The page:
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BACKGROUND: In the context of implementing the National Stroke Plan in France, a spatial approach was used to measure inequalities in this disease. Using the national PMSI-MCO databases, we analyzed the in-hospital prevalence of stroke and established a map of in-hospital mortality rates with regard to the socio-demographic structure of the country. METHODS: The principal characteristics of patients identified according to ICD10 codes relative to stroke (in accordance with earlier validation work) were studied. A map of standardized mortality rates at the level of PMSI geographic codes was established. An exploratory analysis (principal component analysis followed by ascending hierarchical classification) using INSEE socio-economic data and mortality rates was also carried out to identify different area profiles. RESULTS: Between 2008 and 2011, the number of stroke patients increased by 3.85%, notably for ischemic stroke in the 36-55 years age group (60% of men). Over the same period, in-hospital mortality fell, and the map of standardized rates illustrated the diagonal of high mortality extending from the north-east to the south-west of the country. The most severely affected areas were also those with the least favorable socio-professional indicators. CONCLUSIONS: The PMSI-MCO database is a major source of data on the health status of the population. It can be used for the area-by-area observation of the performance of certain healthcare indicators, such as in-hospital mortality, or to follow the implementation of the National Stroke Plan. Our study showed the interplay between social and demographic factors and stroke-related in-hospital mortality. The map derived from the results of the exploratory analysis illustrated a variety of areas where social difficulties, aging and high mortality seemed to meet. The study raises questions about access to neuro-vascular care in isolated areas and in those in demographic decline. Telemedicine appears to be the solution favored by decision makers. The aging of the population managed for stroke must not mask the growing incidence in younger people, which raises questions about the development of classical (smoking, hypertension) or new (drug abuse) risk factors.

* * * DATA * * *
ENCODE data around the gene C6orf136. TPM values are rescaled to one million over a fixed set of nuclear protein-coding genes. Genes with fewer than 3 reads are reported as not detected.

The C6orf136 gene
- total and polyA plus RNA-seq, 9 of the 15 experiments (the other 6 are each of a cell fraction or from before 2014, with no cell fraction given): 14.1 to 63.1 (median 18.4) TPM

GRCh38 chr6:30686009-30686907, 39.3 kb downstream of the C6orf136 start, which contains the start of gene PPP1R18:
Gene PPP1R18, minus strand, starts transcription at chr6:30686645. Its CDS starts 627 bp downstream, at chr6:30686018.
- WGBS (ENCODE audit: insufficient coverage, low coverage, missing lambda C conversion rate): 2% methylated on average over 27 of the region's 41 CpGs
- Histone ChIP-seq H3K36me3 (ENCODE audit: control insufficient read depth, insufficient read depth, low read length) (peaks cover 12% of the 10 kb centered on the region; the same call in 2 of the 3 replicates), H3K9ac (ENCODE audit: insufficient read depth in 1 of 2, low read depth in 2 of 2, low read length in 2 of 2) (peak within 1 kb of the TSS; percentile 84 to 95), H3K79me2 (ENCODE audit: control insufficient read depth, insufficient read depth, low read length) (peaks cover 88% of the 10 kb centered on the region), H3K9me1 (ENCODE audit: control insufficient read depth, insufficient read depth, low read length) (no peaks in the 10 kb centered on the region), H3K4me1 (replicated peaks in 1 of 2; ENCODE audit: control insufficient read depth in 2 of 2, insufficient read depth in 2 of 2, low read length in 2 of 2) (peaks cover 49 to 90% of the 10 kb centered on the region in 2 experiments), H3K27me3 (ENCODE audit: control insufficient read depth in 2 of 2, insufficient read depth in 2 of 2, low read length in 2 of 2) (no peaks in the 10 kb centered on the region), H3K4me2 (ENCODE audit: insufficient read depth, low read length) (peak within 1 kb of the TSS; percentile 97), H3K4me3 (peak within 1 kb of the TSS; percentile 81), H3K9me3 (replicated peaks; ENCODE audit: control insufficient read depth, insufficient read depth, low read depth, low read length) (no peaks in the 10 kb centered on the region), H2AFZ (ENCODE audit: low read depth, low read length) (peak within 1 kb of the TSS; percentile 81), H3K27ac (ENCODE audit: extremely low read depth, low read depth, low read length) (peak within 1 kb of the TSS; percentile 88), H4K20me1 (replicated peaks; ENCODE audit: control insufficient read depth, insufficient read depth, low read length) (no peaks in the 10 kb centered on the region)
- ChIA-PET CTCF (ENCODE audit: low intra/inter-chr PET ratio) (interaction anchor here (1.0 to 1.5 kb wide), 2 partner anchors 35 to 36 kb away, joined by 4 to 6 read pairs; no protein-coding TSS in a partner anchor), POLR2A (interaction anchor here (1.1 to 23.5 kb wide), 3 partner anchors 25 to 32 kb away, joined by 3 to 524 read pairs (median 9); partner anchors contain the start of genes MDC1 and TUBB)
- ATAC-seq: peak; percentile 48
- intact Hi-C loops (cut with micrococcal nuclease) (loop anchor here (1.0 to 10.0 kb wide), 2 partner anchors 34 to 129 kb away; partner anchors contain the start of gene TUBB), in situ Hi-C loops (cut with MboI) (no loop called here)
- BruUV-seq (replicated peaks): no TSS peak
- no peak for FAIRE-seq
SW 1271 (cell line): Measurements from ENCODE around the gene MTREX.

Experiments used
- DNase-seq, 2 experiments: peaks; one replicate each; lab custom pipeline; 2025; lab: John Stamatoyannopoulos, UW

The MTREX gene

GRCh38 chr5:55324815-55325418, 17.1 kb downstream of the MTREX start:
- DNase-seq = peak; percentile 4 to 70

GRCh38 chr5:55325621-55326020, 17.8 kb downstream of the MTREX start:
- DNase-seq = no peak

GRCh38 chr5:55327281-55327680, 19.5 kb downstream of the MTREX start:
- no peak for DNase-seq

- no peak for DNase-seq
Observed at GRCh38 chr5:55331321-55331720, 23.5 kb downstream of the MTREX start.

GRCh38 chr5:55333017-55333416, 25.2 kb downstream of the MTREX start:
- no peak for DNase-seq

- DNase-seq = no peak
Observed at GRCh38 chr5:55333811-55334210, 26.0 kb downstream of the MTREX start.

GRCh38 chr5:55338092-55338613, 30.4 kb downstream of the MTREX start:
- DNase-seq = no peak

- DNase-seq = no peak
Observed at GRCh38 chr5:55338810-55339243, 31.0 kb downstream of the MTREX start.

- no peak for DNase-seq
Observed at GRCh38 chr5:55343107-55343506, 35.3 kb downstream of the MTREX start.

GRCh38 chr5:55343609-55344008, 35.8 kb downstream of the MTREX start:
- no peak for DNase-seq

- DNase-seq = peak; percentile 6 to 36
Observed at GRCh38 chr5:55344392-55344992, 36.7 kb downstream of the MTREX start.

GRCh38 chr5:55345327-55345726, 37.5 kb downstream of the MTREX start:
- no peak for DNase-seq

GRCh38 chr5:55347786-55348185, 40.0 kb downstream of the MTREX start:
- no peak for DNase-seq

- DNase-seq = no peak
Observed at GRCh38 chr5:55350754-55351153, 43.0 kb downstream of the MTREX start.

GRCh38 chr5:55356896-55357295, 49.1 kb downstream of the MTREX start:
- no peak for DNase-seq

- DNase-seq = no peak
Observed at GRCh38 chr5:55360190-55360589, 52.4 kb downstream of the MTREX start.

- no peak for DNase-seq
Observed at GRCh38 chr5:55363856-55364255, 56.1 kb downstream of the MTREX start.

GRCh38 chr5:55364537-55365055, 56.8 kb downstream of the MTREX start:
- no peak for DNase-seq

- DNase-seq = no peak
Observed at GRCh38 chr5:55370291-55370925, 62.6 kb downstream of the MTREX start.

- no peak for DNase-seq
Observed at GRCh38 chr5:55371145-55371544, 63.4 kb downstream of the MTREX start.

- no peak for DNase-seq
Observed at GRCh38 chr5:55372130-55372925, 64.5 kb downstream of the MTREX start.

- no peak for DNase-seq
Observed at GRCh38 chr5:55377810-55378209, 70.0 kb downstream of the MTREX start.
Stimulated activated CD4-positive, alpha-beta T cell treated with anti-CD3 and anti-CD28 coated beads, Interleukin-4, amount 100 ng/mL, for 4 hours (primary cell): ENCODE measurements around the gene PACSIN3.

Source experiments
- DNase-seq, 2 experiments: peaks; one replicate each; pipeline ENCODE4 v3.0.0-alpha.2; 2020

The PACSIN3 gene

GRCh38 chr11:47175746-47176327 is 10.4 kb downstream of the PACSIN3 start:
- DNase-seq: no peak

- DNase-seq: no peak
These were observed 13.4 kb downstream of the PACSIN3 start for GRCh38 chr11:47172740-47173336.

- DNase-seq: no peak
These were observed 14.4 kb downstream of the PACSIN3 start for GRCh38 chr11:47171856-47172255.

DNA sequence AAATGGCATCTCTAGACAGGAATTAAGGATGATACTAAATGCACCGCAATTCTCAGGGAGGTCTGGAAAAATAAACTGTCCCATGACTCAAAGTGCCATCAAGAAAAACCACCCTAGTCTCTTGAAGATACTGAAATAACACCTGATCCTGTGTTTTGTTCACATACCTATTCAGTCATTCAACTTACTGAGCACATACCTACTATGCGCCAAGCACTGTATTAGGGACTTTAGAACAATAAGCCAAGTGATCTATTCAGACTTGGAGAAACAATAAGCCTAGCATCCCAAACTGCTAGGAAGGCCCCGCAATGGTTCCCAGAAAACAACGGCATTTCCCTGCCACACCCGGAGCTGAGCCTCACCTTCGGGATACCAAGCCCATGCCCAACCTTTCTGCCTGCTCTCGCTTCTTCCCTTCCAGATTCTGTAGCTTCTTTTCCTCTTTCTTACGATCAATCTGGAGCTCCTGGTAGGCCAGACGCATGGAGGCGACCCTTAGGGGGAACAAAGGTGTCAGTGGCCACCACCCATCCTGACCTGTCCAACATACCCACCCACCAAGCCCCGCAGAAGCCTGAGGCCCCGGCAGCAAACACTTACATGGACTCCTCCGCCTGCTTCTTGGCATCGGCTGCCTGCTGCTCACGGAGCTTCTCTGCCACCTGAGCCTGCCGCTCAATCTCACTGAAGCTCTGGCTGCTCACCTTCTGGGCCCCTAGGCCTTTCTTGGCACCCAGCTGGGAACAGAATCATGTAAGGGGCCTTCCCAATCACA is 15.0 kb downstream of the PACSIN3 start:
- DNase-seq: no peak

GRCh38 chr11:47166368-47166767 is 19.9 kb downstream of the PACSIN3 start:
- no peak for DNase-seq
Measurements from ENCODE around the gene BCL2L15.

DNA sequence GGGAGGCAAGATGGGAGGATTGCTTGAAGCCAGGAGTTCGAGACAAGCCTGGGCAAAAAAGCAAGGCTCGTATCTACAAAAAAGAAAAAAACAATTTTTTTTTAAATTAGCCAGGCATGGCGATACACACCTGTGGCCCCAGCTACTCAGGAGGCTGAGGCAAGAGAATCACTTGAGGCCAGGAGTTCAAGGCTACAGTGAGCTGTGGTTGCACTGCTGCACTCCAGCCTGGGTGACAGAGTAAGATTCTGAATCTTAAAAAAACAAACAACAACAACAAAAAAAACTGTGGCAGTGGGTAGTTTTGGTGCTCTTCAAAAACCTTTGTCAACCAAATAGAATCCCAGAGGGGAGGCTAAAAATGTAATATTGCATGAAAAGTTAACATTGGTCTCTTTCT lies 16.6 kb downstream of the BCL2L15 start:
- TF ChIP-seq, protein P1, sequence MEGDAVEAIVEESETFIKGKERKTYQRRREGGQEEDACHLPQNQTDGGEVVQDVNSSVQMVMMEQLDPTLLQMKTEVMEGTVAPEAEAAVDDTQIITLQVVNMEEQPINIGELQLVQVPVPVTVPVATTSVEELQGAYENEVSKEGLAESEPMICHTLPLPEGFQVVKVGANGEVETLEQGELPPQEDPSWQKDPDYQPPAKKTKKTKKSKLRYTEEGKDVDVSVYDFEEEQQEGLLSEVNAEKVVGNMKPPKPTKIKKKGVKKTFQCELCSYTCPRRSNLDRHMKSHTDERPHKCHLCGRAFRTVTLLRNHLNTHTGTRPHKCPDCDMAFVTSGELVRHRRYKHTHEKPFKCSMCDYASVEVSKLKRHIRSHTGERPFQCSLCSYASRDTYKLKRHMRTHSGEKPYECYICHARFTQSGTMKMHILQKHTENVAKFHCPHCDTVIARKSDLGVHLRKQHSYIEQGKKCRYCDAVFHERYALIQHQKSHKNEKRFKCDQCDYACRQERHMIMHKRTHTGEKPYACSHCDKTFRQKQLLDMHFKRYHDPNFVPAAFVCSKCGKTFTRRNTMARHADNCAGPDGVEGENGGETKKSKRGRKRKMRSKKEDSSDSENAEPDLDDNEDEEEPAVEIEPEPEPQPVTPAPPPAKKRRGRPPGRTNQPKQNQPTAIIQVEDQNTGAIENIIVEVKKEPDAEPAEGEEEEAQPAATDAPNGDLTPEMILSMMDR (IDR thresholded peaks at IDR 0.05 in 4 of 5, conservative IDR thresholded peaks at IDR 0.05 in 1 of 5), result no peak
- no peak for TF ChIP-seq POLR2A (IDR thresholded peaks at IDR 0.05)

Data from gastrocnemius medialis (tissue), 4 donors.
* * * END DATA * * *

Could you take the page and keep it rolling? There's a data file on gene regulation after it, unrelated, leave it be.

A., R., J., C., M., G., M., G., Y., B., & C., Q. (2016). The use of national administrative data to describe the spatial distribution of in-hospital mortality following stroke in France, 2008-2011. International Journal of Health Geographics, 15, 2. LK  -

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